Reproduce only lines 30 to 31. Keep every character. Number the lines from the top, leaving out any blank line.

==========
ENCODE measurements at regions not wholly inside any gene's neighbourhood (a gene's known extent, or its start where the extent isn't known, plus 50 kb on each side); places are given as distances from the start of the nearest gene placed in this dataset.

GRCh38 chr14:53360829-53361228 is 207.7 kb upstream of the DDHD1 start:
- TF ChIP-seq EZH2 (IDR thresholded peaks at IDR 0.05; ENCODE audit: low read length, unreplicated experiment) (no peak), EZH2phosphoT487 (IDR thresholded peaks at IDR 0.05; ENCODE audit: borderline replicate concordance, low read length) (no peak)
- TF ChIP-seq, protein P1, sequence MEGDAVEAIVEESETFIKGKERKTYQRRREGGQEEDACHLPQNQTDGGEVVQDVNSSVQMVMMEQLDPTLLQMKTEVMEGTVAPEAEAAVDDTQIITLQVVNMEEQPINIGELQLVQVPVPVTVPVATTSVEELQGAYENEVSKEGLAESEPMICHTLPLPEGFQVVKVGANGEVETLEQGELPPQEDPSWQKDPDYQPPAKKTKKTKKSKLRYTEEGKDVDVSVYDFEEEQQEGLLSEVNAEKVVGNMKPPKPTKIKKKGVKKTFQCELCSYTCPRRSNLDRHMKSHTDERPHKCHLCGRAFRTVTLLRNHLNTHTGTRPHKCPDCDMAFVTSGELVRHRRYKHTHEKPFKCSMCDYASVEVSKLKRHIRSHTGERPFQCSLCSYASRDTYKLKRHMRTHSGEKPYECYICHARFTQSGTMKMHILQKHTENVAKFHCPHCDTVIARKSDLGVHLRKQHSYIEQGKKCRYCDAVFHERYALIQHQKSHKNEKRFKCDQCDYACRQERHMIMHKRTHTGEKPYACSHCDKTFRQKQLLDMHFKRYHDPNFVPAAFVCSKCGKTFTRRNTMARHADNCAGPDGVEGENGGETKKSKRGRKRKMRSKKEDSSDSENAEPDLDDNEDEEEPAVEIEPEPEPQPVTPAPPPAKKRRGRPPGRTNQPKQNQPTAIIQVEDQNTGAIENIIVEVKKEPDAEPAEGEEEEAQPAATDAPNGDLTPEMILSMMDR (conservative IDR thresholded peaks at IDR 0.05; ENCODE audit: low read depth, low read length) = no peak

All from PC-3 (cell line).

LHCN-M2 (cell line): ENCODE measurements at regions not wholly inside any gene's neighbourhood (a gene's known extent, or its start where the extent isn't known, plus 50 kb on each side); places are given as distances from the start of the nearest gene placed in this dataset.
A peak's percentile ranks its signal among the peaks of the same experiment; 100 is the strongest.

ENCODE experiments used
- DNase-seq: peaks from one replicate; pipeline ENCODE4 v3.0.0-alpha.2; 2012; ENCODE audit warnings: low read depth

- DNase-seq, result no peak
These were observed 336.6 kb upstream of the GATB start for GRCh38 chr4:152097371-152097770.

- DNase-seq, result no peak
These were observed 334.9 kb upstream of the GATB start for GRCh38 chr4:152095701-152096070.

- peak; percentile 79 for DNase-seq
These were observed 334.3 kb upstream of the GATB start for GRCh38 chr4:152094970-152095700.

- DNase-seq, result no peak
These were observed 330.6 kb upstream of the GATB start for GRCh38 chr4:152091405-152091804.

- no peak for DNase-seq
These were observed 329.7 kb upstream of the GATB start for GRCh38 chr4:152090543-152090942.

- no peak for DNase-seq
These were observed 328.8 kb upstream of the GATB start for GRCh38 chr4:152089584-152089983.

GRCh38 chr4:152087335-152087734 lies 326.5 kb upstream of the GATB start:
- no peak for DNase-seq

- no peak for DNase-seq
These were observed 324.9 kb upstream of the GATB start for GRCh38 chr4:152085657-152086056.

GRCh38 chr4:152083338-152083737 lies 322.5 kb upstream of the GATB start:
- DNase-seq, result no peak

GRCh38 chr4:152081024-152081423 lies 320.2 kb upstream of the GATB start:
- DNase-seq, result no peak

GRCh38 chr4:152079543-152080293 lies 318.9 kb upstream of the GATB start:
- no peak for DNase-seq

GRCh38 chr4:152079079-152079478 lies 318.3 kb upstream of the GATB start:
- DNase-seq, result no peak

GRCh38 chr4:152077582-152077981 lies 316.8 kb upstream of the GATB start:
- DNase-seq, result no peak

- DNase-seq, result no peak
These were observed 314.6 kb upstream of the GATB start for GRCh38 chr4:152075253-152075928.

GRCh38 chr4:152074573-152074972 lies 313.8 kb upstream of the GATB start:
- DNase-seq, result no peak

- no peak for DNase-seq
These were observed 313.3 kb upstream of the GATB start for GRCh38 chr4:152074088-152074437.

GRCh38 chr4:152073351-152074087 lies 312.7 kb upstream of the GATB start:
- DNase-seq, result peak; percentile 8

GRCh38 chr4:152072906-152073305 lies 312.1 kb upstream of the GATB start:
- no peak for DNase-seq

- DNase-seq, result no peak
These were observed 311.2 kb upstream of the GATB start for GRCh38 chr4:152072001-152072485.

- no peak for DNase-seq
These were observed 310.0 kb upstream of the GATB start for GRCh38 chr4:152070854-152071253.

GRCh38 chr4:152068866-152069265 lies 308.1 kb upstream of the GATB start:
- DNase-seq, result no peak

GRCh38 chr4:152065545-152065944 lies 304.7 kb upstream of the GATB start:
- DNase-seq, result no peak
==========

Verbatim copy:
GRCh38 chr4:152079543-152080293 lies 318.9 kb upstream of the GATB start:
- no peak for DNase-seq